Emma is most often in bed and requires a special chair to sit
Assistance would, if provided without special precautions, lead to the risk of physically overloading the caregiver and therefore equipment should be used to reduce this risk. This resident is unable to actively contribute to the movement. In some cases, such as patients in the terminal stages of cancer or Alzheimer’s dementia, this active contribution may even have to be avoided or may be undesirable. Providing optimum care and/or preventing complications due to immobility, e.g. good skincare, are given priority. Emma is transferred with the help of equipment, such as a sling lift and/or sliding aids within the bed. The goal is to avoid complications caused by long-term bed confinement and make her as comfortable as possible.
- Might be almost completely bedridden, can sit out only in a special chair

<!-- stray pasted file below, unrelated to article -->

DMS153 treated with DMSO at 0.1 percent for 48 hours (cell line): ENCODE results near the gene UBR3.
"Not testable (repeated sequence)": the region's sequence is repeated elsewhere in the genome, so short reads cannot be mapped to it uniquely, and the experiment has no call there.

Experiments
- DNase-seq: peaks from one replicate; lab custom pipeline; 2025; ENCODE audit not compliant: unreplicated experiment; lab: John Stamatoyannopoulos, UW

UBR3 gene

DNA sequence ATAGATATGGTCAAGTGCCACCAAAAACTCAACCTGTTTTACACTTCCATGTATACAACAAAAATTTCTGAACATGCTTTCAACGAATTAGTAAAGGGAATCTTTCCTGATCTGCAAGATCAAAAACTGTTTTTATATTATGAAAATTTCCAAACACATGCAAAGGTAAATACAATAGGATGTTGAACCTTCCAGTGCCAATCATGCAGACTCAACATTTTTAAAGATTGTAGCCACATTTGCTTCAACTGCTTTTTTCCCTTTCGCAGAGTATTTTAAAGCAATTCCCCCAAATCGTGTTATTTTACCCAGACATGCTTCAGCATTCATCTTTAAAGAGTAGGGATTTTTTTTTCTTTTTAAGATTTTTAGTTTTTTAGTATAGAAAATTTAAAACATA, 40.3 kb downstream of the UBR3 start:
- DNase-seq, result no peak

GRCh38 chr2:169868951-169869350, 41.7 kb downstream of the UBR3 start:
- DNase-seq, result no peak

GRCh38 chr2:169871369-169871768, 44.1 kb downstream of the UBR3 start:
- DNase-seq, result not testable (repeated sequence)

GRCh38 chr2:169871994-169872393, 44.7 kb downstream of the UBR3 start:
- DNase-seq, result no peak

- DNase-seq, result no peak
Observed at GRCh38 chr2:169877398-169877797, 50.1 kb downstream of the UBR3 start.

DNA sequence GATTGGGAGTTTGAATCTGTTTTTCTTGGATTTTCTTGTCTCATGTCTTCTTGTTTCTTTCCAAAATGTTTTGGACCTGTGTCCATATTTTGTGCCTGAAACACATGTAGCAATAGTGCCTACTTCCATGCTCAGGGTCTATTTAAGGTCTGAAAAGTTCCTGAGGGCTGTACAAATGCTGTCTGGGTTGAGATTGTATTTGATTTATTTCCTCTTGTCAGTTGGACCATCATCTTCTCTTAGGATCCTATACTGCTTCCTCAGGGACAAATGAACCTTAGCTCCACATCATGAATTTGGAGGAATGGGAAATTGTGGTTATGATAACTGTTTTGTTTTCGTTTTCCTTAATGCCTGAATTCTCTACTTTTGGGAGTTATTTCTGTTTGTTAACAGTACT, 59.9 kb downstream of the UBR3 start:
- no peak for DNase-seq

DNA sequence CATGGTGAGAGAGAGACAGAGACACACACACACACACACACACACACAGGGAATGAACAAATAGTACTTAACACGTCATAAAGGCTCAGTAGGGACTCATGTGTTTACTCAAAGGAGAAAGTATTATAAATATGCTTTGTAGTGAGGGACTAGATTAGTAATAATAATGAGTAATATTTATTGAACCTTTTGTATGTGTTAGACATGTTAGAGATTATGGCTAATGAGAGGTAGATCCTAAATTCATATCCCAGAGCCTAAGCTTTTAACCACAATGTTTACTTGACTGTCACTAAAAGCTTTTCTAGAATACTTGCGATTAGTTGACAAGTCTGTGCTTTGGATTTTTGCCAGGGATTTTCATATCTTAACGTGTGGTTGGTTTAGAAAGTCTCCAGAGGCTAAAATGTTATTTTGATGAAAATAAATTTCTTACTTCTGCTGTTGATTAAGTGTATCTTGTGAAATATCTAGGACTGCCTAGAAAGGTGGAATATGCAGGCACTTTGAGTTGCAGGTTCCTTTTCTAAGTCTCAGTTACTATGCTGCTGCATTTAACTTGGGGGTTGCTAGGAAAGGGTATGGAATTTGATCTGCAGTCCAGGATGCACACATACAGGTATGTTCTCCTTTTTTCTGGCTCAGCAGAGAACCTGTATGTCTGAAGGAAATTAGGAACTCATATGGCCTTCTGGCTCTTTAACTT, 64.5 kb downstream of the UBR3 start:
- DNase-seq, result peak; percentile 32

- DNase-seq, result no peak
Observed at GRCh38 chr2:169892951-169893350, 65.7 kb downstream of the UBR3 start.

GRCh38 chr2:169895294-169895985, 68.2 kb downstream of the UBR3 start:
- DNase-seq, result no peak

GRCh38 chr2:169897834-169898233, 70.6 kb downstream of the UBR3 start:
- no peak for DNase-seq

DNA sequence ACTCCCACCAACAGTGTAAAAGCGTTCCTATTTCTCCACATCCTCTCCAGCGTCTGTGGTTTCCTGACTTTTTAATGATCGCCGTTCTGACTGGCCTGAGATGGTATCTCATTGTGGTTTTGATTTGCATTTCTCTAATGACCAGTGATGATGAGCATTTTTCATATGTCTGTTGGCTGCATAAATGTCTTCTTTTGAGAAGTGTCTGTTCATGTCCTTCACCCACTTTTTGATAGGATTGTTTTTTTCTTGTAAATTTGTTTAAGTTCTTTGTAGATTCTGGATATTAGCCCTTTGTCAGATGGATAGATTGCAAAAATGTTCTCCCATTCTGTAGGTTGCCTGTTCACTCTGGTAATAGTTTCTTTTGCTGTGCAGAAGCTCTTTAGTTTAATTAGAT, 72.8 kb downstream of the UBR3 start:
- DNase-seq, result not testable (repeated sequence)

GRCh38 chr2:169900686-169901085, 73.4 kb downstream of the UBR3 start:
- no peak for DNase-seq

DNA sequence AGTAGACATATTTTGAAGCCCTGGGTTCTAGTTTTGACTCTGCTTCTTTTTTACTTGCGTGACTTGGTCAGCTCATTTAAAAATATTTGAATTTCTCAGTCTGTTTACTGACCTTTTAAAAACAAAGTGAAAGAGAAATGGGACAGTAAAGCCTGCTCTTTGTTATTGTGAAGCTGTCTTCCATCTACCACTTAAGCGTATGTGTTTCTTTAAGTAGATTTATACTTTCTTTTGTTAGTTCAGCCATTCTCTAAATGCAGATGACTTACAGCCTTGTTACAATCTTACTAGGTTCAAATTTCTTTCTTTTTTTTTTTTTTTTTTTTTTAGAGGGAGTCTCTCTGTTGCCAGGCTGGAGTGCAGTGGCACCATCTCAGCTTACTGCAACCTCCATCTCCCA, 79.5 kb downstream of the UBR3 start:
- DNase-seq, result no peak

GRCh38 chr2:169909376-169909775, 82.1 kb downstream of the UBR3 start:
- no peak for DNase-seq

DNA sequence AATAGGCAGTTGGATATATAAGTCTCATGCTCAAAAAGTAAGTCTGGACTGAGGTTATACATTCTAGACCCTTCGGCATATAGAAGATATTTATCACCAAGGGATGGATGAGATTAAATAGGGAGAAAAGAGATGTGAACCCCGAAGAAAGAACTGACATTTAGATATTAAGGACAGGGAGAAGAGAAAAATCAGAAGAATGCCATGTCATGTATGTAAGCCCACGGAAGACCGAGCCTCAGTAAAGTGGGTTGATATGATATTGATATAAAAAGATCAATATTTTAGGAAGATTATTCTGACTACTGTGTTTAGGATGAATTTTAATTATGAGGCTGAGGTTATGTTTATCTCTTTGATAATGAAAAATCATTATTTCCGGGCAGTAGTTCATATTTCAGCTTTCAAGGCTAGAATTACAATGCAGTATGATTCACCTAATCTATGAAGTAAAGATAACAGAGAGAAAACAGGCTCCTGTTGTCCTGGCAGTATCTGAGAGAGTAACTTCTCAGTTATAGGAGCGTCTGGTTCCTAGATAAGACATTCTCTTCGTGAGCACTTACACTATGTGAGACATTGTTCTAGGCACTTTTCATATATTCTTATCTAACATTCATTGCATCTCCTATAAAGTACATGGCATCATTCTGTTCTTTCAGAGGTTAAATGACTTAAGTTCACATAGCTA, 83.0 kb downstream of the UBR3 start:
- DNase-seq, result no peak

- Always dependent on caregiver
- The red of Emma’s sweater indicates a high risk of dynamic and static overload to the caregiver when not using proper equipment
- Stimulation of functional mobility is not a primary goal
The mobility gallery plays a key role in empowering movement in both acute and long-term care, by enabling an assessment of an individual’s level of mobility, and how this will impact the quality of care.
Designing for Emma
Arjo collaborates closely with architects, nursing home executives, safe patient handling experts, residents and relatives, allowing us to successfully design spaces to suit the individual patient’s needs.
To architects and planners
In order to ensure that you are best able to meet the needs of your residents/patients, we have compiled a series of informative documents to advise you on how to understand the varying levels of functional mobility, and how to utilise our products and solutions in the most effective way.
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